The City would be able to reduce its annual expenditures by as much as $5 million through consolidating what have been separate garbage and recycling/brush collection processes, by upping the number of collections performed by individual crews, and by reducing waste-management positions through attrition.
City residents would be assessed an additional $2.25, restoring their monthly service fee to a former level of $25.05 that had recently expired, having attained "sunset" status.
The agreement was billed as being the result of weeks of talks between Mayor A C Wharton and members of his administration, on one hand, and ASCME officials on the other, and was the subject of a symbolic signing ceremony Monday afternoon in the City Hall lobby, at which the name of Martin Luther King was invoked.
But there was a vital omission in the planning.
As it turned out, Council members were not in the loop. According to Council member Kemp Conrad — who, along with Myron Lowery, had at least attended a couple of preliminary meetings on the subject — Council members were not informed of the elaborate press conference/ceremony on Monday until just before it started. Hence, none of them were on hand.
And few Council members, if any, had expected the matter to be brought before the Council at the regular biweekly public session on Tuesday afternoon. “It’s par for the course,” said Conrad about what he characterized as a Wharton habit of proceeding on major initiatives with little or no advance warning or consultation with the Council.
The bottom line was that the issue, which received some attention — and some brisk questioning — during a morning meeting of the Council in executive session, was by general consent removed from the docket of Tuesday’s meeting. “I think we’re close to an agreement, but we have some questions, and the Council needed to be more involved,” Conrad said.
Mark this one down as a setback — a fiasco, even -- but one that can be righted, possibly even before the next regular Council meeting.
Another process under way on Tuesday turned out to be somewhat less than ripe, as well. It involved an ethics complaint filed by Shelby County Commissioner Terry Roland against Commission colleague Sidney Chism regarding an alleged conflict of interest in violation of a 2009 ethics code adopted by the Commission.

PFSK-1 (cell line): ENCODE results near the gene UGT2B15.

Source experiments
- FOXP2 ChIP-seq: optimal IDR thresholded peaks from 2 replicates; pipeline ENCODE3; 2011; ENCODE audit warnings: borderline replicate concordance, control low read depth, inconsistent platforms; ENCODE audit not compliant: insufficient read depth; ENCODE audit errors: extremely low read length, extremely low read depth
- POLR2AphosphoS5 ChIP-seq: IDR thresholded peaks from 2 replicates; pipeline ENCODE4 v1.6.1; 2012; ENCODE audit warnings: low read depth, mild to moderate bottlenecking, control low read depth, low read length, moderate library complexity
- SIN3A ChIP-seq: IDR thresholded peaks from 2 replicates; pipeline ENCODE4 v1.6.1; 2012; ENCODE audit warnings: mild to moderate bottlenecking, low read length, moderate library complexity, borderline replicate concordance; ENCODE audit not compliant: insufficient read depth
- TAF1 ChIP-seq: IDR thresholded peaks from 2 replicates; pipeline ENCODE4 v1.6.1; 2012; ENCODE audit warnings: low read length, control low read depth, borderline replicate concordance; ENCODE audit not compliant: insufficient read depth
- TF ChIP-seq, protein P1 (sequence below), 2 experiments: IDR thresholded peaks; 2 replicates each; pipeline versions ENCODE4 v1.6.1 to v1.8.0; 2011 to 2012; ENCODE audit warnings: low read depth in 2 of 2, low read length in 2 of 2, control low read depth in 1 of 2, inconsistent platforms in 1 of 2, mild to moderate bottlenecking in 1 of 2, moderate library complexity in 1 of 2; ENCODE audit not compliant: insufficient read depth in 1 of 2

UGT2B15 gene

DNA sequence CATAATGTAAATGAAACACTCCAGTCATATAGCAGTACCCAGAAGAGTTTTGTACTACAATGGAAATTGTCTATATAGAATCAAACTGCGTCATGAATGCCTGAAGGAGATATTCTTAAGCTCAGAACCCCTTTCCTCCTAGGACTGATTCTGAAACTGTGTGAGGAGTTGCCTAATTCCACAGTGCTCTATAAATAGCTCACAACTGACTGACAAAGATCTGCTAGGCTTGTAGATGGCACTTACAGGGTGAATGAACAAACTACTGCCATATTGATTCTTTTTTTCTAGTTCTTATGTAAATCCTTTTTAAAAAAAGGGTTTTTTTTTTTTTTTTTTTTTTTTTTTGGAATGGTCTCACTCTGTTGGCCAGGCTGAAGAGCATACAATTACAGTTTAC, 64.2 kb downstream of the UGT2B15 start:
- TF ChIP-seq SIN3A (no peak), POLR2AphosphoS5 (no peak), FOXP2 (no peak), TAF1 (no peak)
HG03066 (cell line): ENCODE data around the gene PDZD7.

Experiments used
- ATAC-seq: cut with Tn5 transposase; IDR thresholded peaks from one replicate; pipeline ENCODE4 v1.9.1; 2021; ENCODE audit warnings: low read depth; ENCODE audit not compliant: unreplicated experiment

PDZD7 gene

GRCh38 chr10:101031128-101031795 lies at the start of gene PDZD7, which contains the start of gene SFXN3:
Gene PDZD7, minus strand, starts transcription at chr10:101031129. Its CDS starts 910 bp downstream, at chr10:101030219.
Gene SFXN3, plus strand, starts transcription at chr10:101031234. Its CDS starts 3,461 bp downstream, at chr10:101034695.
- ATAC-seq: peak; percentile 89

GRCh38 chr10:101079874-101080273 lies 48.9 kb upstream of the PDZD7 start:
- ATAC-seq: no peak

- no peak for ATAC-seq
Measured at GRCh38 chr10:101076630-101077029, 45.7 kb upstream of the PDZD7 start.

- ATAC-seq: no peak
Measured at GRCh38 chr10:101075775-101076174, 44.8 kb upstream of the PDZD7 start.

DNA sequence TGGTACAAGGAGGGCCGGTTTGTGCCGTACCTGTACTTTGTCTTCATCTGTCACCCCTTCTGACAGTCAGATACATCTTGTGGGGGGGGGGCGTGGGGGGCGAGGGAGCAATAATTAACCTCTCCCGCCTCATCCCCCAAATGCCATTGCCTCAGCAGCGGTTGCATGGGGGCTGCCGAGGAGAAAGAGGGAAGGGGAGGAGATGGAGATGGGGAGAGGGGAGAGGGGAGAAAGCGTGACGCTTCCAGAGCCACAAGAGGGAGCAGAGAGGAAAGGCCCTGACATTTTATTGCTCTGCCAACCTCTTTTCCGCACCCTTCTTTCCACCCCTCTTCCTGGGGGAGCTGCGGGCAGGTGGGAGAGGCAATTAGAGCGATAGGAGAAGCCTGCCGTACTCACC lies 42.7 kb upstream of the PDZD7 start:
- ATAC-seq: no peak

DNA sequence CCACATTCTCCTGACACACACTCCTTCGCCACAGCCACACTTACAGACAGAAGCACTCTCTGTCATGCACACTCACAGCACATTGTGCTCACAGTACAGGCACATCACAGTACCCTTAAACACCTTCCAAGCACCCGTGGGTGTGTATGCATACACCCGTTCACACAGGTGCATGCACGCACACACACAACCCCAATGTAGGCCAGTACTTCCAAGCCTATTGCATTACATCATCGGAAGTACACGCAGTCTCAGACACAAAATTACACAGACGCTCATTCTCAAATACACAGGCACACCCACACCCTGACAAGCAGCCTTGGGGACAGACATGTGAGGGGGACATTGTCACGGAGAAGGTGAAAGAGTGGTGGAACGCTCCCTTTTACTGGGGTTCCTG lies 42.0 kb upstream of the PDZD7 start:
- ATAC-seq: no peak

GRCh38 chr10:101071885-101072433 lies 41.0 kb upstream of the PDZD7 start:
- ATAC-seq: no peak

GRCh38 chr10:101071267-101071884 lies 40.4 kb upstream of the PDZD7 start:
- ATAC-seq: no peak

Roland alleges that, in voting for county appropriations, Chism improperly failed to disclose the receipt of county “wraparound” services (involving medical and dental checkups and other Head Start funding) by a South Memphis day care center he owns.
An Ethics Commission appointed by the county at the time the ethics code was adopted has met twice on the matter and was scheduled to convene Tuesday afternoon, presumably to deliver its verdict on the matter.
The mere fact of the complaint played a significant role in the Commission’s budget and tax rate deliberations this year, in that Roland, an opponent of proposed increases in both, challenged the propriety of Chism’s taking part in votes on the two issues.
For his part, a cautious Chism, a proponent of County Mayor Mark Luttrell’s proposals for increasing the budget and county tax rate, did in fact avoid voting on the latter until the recent announcement by the administration of the Unified School District that the wraparound funds would not be disbursed in the coming fiscal year.
A late contribution to the case was an amicus curiae brief filed with the Ethics Commission Monday by former commissioners Joe Ford, Joyce Avery, and Deidre Malone, and current commissioner Steve Mulroy.
The brief, prepared by Mulroy, argues against a contention by special counsel Brian Faughnan that state law, which has provisions regarding both direct and indirect benefits, should supersede the county code, which, as the brief indicates, specifically excludes indirect benefits as an infraction of the code.
Chism has maintained that any benefits received by his day care center were, in fact, just that — indirect ones.